By Mike Jones*
A bout of broad-based USD weakness, triggered by this morning’s FOMC statement, has propelled the NZD/USD to highs for the week around 0.7340.
On the face of it, the FOMC statement contained little new information for markets. As expected, the Fed toned down its assessment of the US economy, and noted US inflation pressures are dead and buried for now.
However, while no new quantitative easing (QE) measures were announced, the door was left open for further stimulus measures down the track.
Indeed, the Fed’s pledge to “provide additional accommodation if needed” is what really caught markets’ eye.
After a knee-jerk push higher, US bond yields dived and the USD was shunned as investors factored in a higher chance of additional easing from the Fed.
Most of the major currencies were jerked higher as a result. EUR/USD climbed from 1.3150 to around 1.3250, AUD/USD scaled fresh 25-month highs above 0.9550, and NZD/USD jumped from below 0.7300 to around 0.7340. Nevertheless, the NZD has been one of the weakest performing currencies over the past 24 hours.
Ongoing interest from short-term speculative players to add to NZD/AUD short positions provided a drag for the NZD/USD as markets across the Tasman prepare for a resumption of RBA rate hikes.
Looking ahead, we’re bracing for an increase in the Q2 current account deficit (to about 2.8% for the year to June 2010, from 2.4%) when June balance of payments figures are released today.
Current account figures have had relatively little bearing on the currency of late. But we’d expect a clear worsening in NZ’s external accounts to begin to undermine the NZD over the next 6-12 months.
For today, a push above the overnight high of 0.7350 may be a bridge too far for the NZD/USD in the absence of a surge in Asian equity markets.
Initial support is eyed towards 0.7245.
Broad-based USD weakness was the major theme in currency markets overnight. Indeed, the USD index slumped around 1%, to be down almost 3.2% for the month to date. As expected, the Fed toned down its assessment of the US economy in this morning’s FOMC statement, noting “the pace of economic recovery is likely to be modest in the near-term”. Importantly, the Fed didn’t announce any new quantitative easing (QE) measures, spurring a knee-jerk 3-4bps increase in US bond yields.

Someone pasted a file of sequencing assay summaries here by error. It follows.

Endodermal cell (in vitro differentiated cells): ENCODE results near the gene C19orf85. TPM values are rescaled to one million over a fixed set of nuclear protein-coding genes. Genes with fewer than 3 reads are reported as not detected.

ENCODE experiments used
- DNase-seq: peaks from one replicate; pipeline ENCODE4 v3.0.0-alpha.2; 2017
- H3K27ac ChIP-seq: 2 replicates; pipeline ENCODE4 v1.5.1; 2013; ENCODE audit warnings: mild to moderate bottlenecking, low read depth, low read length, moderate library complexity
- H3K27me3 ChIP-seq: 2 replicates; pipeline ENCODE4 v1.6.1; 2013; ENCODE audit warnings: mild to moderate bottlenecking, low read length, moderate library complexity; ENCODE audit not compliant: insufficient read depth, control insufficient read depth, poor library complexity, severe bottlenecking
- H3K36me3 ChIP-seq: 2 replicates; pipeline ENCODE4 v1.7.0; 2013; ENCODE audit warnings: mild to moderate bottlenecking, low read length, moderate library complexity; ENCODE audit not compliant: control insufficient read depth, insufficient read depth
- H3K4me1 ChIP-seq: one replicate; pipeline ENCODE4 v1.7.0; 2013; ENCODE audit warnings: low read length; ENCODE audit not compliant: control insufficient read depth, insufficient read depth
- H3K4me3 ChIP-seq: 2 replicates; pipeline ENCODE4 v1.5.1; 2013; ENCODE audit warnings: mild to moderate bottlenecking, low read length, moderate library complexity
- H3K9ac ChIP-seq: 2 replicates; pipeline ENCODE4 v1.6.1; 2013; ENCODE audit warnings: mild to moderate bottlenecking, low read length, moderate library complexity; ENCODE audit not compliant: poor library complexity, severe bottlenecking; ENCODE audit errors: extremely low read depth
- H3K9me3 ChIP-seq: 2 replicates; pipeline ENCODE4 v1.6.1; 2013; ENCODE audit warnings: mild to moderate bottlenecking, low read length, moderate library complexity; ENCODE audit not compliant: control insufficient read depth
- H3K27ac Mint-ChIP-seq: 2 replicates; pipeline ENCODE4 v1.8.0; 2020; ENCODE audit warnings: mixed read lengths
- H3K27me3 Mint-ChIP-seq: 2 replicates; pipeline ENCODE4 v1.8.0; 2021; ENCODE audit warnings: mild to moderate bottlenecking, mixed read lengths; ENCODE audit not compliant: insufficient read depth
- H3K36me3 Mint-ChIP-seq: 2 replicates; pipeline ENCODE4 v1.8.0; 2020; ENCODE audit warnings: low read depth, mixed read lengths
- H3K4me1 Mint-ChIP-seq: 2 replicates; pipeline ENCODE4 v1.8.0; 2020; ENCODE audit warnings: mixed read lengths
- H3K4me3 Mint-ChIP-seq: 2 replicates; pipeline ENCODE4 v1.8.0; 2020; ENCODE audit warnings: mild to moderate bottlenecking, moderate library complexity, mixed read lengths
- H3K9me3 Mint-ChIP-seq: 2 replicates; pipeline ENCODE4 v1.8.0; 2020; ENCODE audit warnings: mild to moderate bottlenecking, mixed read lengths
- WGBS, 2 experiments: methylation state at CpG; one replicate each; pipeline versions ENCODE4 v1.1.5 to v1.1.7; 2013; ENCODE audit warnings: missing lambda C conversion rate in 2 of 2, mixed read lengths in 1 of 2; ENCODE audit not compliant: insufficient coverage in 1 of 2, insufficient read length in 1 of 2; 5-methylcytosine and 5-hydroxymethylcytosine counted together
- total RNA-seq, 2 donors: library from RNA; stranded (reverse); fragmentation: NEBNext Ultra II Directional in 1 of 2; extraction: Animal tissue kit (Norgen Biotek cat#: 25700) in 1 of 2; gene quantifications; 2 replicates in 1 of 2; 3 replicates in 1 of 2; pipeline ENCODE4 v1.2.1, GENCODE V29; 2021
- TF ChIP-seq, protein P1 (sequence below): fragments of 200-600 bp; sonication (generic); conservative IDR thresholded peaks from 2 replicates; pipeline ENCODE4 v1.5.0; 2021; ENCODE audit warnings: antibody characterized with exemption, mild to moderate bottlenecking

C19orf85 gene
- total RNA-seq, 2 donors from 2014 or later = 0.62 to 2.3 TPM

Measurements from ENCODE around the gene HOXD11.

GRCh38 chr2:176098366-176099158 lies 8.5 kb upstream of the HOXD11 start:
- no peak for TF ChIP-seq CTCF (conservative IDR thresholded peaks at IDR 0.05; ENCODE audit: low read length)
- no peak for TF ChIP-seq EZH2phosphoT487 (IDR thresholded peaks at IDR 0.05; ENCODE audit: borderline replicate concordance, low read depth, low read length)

However, this move was quickly reversed as markets digested the Fed’s pledge to “provide additional accommodation if needed”. With the door being left open for further QE down the track, US bond yields tumbled, triggering a bout of broad-based USD weakness. US 10-year Treasury yields finished the night 10bps lower at around 2.6% while 2-year yields slipped about 3bps to a fresh record low of 0.42%.
Against the broadly weaker USD, EUR/USD was propelled from below 1.3150 to almost 1.3300, GBP/USD jumped to 1.5640, from closer to 1.5540 before the Fed statement, and AUD/USD scaled fresh 25-month highs above 0.9550. USD/JPY fell to 85.10, the lowest since the Bank of Japan intervened on 15 September. Prior to the FOMC announcement, the EUR was already on the front foot. European sovereign bond auctions drew stronger-than-expected demand overnight, easing concerns about European sovereigns’ access to funding markets.
Greece issued €390m worth of debt, Spain raised a total of €14b, and Ireland issued €1.5b.
European sovereign credit spreads fell across the board. Indicative of such, the 10-year Greek-German government bond spread edged 15bps lower to 885bps – the lowest since August 23.
Figures on UK public sector borrowing were a little disappointing (£15.3b vs. £12.5b expected), providing a temporary set-back for the GBP.
Still, over the fiscal year as a whole, the Chancellor remains on track to meet the Office for Budget Responsibility’s projections in 2010/11.
US equity indices ended the night in the red, despite the Fed’s hint further stimulus could be in the offing, and some fairly encouraging housing market data.
US housing starts jumped 10.5%m/m in August to a 4-month high (0.7% expected) and building permits rose 1.8% (0.2% expected).
* Mike Jones is part of the BNZ research team.